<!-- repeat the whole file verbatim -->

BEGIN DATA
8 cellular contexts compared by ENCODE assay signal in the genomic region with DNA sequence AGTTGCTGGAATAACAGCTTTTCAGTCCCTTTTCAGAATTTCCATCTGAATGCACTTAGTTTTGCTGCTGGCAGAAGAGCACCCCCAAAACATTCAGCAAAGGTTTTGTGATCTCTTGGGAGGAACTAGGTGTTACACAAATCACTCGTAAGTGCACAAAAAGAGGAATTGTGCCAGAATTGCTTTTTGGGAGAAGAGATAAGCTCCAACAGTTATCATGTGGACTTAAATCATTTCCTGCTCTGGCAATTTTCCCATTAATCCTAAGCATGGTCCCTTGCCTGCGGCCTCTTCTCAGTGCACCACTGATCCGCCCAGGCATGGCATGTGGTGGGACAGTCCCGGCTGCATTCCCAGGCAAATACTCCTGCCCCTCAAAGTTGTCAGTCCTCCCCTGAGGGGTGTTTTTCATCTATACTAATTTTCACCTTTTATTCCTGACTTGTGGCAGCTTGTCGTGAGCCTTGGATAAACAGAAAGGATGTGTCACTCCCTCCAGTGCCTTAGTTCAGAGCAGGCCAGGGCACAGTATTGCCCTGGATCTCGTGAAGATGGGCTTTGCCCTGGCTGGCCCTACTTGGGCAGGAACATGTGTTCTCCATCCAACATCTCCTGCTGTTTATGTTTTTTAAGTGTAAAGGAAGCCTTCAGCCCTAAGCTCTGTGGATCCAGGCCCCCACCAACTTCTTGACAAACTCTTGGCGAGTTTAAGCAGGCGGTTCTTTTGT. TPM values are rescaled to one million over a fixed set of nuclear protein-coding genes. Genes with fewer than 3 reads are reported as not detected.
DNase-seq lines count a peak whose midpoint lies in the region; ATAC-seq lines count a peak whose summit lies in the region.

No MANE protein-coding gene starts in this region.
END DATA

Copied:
8 cellular contexts compared by ENCODE assay signal in the genomic region with DNA sequence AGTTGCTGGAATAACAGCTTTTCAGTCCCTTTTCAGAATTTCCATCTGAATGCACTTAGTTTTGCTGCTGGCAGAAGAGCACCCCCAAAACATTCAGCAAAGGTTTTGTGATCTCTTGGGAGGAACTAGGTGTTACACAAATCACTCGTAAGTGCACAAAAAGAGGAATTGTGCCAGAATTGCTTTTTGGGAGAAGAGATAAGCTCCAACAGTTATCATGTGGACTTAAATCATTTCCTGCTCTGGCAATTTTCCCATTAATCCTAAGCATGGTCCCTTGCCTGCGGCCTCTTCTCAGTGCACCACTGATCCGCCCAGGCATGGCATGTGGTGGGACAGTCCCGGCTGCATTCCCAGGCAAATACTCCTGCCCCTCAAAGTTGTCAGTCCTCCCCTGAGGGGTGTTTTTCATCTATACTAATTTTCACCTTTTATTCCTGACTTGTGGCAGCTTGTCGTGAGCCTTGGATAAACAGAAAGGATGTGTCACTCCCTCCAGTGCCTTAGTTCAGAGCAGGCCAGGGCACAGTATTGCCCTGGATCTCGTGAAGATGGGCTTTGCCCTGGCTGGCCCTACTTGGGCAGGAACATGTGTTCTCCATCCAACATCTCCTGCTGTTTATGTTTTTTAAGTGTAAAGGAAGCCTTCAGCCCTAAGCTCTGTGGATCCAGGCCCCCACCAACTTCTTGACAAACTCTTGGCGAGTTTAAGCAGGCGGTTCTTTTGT. TPM values are rescaled to one million over a fixed set of nuclear protein-coding genes. Genes with fewer than 3 reads are reported as not detected.
DNase-seq lines count a peak whose midpoint lies in the region; ATAC-seq lines count a peak whose summit lies in the region.

No MANE protein-coding gene starts in this region.